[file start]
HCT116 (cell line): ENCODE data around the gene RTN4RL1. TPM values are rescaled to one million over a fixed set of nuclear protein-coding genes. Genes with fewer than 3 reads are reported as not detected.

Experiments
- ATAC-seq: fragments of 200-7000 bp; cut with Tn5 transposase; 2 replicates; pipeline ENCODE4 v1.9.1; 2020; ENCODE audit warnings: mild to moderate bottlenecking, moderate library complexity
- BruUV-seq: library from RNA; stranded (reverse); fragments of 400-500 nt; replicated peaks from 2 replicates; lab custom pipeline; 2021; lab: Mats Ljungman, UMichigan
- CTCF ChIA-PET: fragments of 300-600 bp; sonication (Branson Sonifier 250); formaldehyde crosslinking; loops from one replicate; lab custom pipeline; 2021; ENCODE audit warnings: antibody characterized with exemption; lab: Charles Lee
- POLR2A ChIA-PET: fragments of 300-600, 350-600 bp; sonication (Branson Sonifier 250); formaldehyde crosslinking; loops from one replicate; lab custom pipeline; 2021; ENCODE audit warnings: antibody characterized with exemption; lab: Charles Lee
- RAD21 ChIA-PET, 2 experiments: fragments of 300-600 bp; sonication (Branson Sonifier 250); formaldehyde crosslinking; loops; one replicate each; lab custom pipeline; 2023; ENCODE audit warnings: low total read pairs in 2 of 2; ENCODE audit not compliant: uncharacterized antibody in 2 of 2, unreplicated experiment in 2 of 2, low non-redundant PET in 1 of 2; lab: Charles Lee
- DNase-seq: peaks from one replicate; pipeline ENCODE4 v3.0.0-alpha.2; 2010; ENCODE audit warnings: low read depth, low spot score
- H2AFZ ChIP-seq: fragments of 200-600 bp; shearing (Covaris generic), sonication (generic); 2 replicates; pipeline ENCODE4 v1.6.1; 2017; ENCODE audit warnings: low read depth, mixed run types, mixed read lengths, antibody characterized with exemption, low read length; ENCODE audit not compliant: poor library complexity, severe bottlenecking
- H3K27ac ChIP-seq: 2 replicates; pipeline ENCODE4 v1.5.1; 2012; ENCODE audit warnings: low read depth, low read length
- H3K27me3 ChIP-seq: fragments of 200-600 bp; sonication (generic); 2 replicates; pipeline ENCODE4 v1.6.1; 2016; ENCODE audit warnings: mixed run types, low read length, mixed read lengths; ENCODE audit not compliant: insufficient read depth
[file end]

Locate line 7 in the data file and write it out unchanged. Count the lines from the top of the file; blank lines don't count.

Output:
- RAD21 ChIA-PET, 2 experiments: fragments of 300-600 bp; sonication (Branson Sonifier 250); formaldehyde crosslinking; loops; one replicate each; lab custom pipeline; 2023; ENCODE audit warnings: low total read pairs in 2 of 2; ENCODE audit not compliant: uncharacterized antibody in 2 of 2, unreplicated experiment in 2 of 2, low non-redundant PET in 1 of 2; lab: Charles Lee